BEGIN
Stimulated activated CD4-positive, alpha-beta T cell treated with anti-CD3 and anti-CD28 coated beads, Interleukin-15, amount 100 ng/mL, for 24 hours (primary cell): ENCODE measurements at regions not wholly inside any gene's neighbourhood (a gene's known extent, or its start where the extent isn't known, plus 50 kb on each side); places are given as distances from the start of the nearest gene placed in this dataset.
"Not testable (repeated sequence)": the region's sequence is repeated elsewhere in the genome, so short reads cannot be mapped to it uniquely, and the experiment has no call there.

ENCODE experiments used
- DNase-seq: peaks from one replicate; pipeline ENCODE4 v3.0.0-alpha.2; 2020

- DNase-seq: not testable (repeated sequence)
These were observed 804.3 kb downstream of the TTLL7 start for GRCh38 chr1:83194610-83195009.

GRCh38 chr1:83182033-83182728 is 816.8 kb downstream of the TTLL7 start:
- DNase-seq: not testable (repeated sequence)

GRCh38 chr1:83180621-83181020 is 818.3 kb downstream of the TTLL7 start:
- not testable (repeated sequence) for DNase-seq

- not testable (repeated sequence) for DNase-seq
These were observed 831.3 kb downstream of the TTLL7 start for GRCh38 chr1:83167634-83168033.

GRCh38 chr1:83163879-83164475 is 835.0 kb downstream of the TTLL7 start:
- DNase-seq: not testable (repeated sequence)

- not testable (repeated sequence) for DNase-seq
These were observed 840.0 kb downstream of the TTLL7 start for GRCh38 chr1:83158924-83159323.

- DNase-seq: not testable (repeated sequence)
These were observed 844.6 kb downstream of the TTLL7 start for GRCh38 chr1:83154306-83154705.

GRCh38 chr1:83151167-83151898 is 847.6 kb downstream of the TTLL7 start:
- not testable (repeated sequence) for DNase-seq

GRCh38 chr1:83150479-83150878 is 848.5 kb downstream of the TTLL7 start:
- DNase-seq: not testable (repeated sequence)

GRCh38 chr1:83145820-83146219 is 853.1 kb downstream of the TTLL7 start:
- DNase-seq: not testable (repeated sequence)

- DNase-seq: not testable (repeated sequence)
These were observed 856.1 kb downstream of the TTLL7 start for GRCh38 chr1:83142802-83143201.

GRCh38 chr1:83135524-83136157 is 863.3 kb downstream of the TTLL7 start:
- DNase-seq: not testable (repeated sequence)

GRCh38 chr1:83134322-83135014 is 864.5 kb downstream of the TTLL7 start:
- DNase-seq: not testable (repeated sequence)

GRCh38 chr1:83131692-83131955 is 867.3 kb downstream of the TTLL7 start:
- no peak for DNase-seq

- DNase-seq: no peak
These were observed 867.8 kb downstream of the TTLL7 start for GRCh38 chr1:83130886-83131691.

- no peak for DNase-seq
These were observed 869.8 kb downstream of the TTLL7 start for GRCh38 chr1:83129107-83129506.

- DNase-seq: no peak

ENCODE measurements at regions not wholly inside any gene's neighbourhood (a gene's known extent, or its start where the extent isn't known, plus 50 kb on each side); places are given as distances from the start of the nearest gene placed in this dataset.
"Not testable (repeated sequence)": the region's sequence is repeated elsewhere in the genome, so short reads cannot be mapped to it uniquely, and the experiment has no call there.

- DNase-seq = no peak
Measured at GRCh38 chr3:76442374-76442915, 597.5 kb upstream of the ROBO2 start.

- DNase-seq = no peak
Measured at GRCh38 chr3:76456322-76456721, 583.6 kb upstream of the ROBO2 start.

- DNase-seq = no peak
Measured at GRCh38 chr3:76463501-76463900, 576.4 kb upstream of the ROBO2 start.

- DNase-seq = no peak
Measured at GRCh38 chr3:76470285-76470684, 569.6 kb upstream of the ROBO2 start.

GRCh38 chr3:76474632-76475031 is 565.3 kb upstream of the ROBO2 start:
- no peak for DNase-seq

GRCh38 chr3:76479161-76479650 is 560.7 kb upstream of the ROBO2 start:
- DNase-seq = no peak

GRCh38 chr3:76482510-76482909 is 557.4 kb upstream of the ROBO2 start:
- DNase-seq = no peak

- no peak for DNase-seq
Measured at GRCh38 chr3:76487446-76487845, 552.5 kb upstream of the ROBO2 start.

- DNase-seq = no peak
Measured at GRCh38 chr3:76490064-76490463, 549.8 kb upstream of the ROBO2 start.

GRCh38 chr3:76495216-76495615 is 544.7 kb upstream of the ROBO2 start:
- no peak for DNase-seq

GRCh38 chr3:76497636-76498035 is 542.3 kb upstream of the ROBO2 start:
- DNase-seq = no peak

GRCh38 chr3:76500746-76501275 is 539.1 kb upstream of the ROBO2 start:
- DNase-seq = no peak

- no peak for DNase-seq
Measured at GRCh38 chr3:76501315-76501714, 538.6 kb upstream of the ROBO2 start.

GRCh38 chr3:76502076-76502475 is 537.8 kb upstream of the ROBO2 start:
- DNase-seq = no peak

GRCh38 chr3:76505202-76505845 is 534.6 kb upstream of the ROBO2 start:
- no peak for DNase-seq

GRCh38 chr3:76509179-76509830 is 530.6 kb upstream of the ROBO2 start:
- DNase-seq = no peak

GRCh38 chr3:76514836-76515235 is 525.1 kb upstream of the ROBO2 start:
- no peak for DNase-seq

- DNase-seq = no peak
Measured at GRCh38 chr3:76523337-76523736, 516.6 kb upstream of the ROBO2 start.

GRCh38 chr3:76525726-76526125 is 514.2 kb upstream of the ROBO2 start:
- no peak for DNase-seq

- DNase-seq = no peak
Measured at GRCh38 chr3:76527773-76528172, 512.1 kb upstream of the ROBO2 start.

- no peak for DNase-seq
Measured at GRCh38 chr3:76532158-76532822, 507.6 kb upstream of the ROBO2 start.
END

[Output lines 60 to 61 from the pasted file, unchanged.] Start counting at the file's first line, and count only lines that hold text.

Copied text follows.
GRCh38 chr3:76497636-76498035 is 542.3 kb upstream of the ROBO2 start:
- DNase-seq = no peak